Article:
- Still happening
July 13, 2013
The govt last year extended the club's lease up to 2050.
- Seeking good company
July 13, 2013
Madras Club is today home to modern aristocrats.
- Mission admission
July 13, 2013
The news of a member stumping up over a crore for entry to Mumbai’s Breach Candy club only proves that the allure of private clubs still holds…
- In This Section
- Entire Website
From the Times Of India
- MOST POPULAR
Internet is created by us: Hacktivist group Anonymous
"Speak. "This curt message from @OpIndia_Revenge was all that popped up in response to an earlier request for an internet chat with Anonymous, the hacktivists behind the recent large-scale takedowns of many ISP and government websites, among others. It had been only a few hours since the launch of the group's 'Operation India'. Soon, TOI-Crest would be in a chatroom on IRC (Internet Relay Chat) with two members of the world's most famous hacker group. Launched in mid-May, Operation India (or OpIndia) was launched by Anonymous in protest against internet censorship after filesharing websites like The Pirate Bay, Vimeo, Daily Motion and many others were blocked here. Anonymous attacked the online portals of several government and private organisations, including the Department of Telecommunications, the Supreme Court of India, Reliance Big Entertainment (RBE) and more. TOI-Crest chatted with different members of the clan over the course of a few days. And whenever they were asked how they would like to be addressed, the answer was always the same: "as a group, always. There are no individuals, there is no head. "Excerpts from the chats. . .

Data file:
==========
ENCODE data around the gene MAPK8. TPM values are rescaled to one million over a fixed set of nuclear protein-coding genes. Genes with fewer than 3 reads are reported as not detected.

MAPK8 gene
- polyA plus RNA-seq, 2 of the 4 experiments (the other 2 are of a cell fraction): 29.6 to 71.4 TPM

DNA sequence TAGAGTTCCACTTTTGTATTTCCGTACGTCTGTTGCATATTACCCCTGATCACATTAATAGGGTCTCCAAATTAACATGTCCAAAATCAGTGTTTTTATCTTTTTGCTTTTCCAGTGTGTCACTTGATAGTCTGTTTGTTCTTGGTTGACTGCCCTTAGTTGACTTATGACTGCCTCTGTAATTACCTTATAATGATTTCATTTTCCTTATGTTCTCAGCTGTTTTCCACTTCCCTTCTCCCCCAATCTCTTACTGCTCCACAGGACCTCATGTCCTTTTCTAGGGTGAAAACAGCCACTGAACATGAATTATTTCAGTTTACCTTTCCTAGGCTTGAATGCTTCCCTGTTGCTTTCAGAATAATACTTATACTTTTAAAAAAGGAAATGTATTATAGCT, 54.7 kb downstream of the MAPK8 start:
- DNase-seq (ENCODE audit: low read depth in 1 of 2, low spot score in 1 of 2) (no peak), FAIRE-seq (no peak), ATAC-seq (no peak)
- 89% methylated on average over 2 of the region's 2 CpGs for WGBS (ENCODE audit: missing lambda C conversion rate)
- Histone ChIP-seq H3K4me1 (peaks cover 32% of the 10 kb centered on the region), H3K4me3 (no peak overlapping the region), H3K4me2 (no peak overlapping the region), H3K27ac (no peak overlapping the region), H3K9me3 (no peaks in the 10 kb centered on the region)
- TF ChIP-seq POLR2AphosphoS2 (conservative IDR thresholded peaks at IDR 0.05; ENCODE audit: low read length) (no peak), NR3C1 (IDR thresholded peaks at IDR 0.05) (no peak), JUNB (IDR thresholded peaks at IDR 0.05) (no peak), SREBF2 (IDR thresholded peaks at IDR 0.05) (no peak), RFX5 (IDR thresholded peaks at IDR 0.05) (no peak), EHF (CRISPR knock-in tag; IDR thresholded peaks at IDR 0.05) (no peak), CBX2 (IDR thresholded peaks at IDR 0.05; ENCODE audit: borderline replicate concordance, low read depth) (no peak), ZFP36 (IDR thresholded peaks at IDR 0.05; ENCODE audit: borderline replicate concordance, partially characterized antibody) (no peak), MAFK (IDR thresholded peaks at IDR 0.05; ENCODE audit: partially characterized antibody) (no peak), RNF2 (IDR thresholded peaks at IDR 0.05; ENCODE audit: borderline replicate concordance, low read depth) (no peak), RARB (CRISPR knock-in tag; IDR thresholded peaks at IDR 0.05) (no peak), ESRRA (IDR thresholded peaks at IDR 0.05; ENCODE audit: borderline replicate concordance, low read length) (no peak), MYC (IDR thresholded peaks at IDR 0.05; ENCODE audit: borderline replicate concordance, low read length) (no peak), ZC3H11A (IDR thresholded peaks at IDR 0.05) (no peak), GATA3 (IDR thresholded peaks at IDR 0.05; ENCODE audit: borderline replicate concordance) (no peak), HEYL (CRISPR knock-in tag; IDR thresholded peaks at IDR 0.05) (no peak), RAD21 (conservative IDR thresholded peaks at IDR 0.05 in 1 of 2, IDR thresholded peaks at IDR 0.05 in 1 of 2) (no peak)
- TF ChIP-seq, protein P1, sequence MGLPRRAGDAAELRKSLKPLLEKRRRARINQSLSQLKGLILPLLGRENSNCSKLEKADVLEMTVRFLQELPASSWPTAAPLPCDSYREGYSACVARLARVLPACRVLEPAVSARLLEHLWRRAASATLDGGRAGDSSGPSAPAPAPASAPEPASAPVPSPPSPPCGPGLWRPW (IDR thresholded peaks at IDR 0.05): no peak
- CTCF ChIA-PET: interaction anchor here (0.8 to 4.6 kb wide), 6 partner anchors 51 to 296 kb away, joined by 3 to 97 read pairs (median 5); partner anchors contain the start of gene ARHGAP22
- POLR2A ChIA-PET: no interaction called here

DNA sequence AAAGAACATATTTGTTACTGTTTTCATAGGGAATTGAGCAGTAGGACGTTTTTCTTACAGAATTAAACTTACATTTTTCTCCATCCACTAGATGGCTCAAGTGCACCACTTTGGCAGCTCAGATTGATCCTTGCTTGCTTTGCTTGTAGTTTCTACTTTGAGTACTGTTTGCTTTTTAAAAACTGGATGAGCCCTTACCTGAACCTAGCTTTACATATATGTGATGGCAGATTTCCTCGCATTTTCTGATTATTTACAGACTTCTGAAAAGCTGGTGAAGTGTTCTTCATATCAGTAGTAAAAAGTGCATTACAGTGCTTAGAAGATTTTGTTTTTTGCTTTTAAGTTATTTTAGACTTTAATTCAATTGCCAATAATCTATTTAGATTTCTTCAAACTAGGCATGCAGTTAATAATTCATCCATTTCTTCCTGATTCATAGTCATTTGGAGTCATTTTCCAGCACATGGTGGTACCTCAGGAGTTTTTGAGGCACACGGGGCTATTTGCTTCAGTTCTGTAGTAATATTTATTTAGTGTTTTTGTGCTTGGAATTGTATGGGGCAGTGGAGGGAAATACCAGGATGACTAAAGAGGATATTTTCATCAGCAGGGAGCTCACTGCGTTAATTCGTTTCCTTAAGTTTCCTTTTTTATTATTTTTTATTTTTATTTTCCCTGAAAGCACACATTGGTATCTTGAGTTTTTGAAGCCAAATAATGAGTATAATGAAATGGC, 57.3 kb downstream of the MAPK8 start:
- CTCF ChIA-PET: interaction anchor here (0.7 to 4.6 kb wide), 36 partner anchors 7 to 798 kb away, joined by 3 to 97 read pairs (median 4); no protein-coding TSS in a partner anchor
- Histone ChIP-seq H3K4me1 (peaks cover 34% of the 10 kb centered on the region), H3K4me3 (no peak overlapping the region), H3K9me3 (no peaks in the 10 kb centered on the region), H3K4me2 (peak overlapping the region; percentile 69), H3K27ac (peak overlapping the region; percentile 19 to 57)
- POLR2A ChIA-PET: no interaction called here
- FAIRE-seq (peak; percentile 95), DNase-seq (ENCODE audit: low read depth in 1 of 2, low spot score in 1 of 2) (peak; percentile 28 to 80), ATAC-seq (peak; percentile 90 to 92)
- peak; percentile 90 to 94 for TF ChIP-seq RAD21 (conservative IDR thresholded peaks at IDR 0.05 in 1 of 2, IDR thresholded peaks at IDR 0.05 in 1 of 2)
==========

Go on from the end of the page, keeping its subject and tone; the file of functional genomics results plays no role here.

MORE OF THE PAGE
What exactly is the DDoS form of attack that you use?
Say there was a restaurant with a seating capacity of 100 and we have 200 people going there, the sudden load will hamper its operation. Similarly, every server has a fixed capacity for the number of incoming connections. So we direct hundreds of machines, from all over the world to a website to bring it down. That's a Distributed Denial of Service (DDoS) attack. But there are always rules that are set. For example, we won't deface a website. That is actually hacking and putting something else. We don't harm the websites or delete content. That's terrorism. We don't want to be labelled terrorists.
How do you choose whom to attack?
The targets were those mainly responsible for what's happening to the internet in India. For example, everyone in our group started saying Reliance Entertainment needs to go down because of the John Doe order they issued during Don 2 and Singham releases (Reliance's move allowed for potential pirate websites to be blocked as a preemptive measure against copyright violation). And any other private companies trying to make use of people's ignorance will be brought out into the light.
How do you ascertain that things have gone wrong?